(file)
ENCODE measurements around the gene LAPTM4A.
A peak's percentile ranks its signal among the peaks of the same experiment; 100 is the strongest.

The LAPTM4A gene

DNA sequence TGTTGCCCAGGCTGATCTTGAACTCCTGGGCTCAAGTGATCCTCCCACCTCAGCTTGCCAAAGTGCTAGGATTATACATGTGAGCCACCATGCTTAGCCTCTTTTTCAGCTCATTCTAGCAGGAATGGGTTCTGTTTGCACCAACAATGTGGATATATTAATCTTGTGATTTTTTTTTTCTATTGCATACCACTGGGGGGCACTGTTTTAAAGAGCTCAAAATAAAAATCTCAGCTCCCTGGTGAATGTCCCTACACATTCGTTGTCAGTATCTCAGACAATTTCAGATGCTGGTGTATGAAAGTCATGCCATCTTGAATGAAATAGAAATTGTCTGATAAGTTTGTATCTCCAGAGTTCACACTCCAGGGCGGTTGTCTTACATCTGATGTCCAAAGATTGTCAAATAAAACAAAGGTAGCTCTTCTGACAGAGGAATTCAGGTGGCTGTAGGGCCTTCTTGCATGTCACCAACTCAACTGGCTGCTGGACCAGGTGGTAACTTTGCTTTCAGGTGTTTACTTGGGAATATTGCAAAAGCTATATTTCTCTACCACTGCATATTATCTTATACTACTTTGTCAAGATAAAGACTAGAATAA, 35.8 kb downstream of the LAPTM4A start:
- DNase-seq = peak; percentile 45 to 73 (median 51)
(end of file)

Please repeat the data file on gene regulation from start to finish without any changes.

ENCODE measurements around the gene LAPTM4A.
A peak's percentile ranks its signal among the peaks of the same experiment; 100 is the strongest.

The LAPTM4A gene

DNA sequence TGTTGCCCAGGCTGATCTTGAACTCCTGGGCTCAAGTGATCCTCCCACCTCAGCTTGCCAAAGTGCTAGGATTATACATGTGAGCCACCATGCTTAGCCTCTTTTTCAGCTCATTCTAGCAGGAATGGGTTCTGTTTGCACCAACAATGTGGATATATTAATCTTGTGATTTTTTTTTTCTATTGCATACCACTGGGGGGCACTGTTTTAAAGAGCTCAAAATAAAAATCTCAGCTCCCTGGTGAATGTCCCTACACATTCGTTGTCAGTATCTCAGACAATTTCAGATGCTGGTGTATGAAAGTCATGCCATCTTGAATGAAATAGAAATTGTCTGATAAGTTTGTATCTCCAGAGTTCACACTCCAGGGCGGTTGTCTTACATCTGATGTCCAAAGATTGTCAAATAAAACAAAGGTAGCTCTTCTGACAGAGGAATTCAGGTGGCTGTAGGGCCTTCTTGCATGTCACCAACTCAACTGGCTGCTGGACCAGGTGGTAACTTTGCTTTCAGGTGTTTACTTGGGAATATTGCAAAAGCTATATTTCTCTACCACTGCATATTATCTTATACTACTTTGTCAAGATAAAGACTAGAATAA, 35.8 kb downstream of the LAPTM4A start:
- DNase-seq = peak; percentile 45 to 73 (median 51)